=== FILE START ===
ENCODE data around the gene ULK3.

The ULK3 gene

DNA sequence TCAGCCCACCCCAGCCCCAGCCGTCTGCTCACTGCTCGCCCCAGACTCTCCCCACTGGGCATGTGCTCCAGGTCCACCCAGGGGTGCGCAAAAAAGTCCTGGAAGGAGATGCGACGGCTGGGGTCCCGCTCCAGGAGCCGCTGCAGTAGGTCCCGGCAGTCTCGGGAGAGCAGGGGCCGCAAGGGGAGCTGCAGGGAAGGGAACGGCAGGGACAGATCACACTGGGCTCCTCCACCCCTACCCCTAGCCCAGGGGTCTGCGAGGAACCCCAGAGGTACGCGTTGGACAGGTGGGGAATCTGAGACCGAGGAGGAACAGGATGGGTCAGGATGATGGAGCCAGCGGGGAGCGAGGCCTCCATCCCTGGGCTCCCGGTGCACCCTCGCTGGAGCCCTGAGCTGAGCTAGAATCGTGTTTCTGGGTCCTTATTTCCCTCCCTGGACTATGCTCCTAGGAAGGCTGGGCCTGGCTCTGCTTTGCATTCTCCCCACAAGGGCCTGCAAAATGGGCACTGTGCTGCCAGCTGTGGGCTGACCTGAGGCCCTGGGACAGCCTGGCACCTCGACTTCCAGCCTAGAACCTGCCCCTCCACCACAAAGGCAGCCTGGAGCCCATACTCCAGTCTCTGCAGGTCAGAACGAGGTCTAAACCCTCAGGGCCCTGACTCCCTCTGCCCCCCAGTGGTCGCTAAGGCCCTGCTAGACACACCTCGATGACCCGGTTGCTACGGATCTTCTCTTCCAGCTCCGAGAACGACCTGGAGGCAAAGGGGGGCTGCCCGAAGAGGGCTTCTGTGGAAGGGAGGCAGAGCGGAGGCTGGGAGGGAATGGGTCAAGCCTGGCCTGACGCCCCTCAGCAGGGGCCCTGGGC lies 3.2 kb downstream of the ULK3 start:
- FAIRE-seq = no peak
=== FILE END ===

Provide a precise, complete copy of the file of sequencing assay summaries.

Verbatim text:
ENCODE data around the gene ULK3.

The ULK3 gene

DNA sequence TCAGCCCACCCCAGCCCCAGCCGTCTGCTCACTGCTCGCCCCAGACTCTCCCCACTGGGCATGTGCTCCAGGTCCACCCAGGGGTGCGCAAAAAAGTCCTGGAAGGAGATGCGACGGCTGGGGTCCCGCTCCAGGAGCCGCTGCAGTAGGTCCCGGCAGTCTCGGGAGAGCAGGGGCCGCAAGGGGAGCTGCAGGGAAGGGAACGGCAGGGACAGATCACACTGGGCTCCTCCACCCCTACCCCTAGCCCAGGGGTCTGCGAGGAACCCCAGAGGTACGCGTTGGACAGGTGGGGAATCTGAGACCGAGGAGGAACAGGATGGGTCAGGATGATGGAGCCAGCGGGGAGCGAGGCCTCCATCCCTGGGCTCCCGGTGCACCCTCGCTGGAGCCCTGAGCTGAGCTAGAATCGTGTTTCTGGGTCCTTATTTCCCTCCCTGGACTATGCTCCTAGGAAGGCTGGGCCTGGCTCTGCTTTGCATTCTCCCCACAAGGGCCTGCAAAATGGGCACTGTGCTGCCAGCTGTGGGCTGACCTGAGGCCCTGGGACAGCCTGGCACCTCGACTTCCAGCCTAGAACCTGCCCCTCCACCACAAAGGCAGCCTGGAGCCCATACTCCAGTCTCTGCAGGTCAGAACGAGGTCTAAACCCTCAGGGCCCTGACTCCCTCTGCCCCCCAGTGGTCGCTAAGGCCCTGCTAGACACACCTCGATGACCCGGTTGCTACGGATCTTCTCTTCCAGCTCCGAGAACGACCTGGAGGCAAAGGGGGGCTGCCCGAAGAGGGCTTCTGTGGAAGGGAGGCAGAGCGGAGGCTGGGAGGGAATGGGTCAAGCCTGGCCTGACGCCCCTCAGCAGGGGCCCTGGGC lies 3.2 kb downstream of the ULK3 start:
- FAIRE-seq = no peak